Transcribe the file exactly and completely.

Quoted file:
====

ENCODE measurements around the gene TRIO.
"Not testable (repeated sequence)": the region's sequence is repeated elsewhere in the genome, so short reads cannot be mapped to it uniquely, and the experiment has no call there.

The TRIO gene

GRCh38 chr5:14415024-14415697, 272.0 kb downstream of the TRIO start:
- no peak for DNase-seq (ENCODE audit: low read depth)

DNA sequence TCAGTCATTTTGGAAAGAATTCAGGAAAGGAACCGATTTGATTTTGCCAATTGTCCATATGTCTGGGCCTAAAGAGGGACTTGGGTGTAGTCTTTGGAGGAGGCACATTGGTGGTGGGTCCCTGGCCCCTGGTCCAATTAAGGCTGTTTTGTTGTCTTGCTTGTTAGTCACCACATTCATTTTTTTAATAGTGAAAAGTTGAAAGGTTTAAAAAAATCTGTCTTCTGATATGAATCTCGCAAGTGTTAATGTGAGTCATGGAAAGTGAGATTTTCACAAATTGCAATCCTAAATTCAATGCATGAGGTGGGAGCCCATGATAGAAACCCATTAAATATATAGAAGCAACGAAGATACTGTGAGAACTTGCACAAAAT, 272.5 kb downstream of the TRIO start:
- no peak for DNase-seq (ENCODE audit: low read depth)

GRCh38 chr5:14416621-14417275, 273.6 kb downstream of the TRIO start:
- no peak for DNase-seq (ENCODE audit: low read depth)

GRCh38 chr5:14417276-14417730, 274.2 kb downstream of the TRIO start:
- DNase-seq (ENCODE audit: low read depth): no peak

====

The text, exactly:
ENCODE measurements around the gene TRIO.
"Not testable (repeated sequence)": the region's sequence is repeated elsewhere in the genome, so short reads cannot be mapped to it uniquely, and the experiment has no call there.

The TRIO gene

GRCh38 chr5:14415024-14415697, 272.0 kb downstream of the TRIO start:
- no peak for DNase-seq (ENCODE audit: low read depth)

DNA sequence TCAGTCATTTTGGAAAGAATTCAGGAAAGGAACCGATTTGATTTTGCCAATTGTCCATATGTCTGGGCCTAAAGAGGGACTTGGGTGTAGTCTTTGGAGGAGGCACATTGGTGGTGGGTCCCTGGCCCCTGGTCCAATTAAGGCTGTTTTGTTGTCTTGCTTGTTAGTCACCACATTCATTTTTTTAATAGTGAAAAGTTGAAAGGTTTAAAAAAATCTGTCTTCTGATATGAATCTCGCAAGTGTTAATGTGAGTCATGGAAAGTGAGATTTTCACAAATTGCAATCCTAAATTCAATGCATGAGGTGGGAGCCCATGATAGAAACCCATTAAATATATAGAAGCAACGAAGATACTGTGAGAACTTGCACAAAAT, 272.5 kb downstream of the TRIO start:
- no peak for DNase-seq (ENCODE audit: low read depth)

GRCh38 chr5:14416621-14417275, 273.6 kb downstream of the TRIO start:
- no peak for DNase-seq (ENCODE audit: low read depth)

GRCh38 chr5:14417276-14417730, 274.2 kb downstream of the TRIO start:
- DNase-seq (ENCODE audit: low read depth): no peak